To dispel any lingering confusion, we hold explicitly what is implicit in our cases: In determining whether an offense "involves conduct that presents a serious potential risk of physical injury to another," U.S.S.G. § 4B1.2(1) (ii), courts may consider the statutory definition of the crime and may also consider the conduct "expressly charged [ ] in the count of which the defendant was convicted." U.S.S.G. § 4B1.2, comment. (n. 2). If a prior conviction is determined to be a crime of violence under either prong of this inquiry, then it is to be counted under U.S.S.G. § 4B1.1, regardless of the outcome of the other prong. The latter inquiry, however, must be limited to the conduct charged in the indictment or information; a sentencing court is not free to make a "wideranging inquiry into the specific circumstances surrounding a conviction." United States v. Johnson, 953 F.2d 110, 113 (4th Cir. 1992). The "sentencing court must confine its factual inquiry to those facts charged" in the count of the indictment or information for which the defendant was convicted. Id.

Young was charged with possession of a deadly weapon in prison. The information charged him with possessing a "shank," in his case a melted-down shaving razor. Young argues that the crime of possessing a deadly weapon in prison is similar to the crime of unlawful possession of a firearm by a felon. The latter is not considered "a crime of violence" for purposes of determining whether a defendant is a career criminal offender. U.S.S.G. § 4B1.2, comment. (n. 2); see also Sahakian, 965 F.2d at 742 (concluding that "conviction of being a felon in possession [of a firearm] is not a conviction of a crime of violence"). Thus, Young argues, the possession of a deadly weapon in prison likewise should not be considered a crime of violence.

These two offenses are not sufficiently similar to warrant similar consideration for the purposes of determining a defendant's status as a career criminal offender. Whether we confine our inquiry to the statutory definition of the crime, the possession of a deadly weapon in jail, or consider the specific conduct charged, the possession of a "shank" in jail, our conclusion is the same. In a prison setting, the possession by an inmate of a deadly weapon indeed presents a serious potential risk of physical injury to another.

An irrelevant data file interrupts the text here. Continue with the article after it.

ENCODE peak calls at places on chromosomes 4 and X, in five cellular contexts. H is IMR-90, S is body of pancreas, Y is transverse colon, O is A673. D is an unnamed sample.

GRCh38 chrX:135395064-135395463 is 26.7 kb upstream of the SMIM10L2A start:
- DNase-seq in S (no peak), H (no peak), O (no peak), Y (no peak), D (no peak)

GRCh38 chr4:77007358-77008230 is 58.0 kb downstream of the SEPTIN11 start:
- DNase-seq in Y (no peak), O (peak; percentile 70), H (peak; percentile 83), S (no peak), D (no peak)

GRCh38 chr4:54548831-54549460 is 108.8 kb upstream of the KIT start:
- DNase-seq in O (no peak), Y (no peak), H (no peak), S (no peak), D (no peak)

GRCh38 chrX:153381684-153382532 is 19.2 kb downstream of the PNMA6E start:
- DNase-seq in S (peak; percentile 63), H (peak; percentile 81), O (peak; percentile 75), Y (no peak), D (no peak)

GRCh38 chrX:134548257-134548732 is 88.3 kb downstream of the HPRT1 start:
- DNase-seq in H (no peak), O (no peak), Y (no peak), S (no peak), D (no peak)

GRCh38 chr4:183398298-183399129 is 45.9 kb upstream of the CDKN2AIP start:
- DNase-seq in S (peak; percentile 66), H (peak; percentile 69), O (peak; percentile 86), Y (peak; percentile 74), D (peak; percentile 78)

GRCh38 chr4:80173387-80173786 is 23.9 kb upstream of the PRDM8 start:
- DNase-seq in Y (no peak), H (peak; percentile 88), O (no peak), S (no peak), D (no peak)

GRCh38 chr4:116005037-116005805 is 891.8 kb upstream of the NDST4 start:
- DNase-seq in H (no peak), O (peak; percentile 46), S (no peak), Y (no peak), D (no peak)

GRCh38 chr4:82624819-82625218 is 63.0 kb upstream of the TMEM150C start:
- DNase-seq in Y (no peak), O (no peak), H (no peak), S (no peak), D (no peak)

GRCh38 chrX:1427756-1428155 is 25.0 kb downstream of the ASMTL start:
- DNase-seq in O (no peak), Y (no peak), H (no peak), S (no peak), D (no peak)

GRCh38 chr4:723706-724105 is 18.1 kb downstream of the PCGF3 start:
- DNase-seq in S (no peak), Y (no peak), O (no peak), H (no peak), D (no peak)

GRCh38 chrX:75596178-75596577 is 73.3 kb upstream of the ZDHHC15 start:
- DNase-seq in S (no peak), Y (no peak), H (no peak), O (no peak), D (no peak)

The felon who unlawfully possesses a firearm, although disobeying the law, may have a legitimate use intended for the firearm, such as target shooting or collecting. By contrast, we fail to discover a similarly "innocent" purpose behind the possession of a deadly weapon by a prison inmate. Cf. Huffhines, 967 F.2d at 321 (observing that "a silencer is practically of no use except for a criminal purpose"). The confines of prison preclude any recreational uses for a deadly weapon and render its possession a serious threat to the safety of others. By its nature, therefore, the possession of a deadly weapon by a prison inmate presents "a serious potential risk of physical injury to another." U.S.S.G. § 4B1.2(1) (ii).

The district court did not err in relying on Young's conviction for possession of a deadly weapon in prison when determining his status as a career criminal offender.

AFFIRMED.

 *

The panel unanimously finds this case suitable for decision without oral argument. Fed. R. App. P. 34(a) and Ninth Circuit Rule 34-4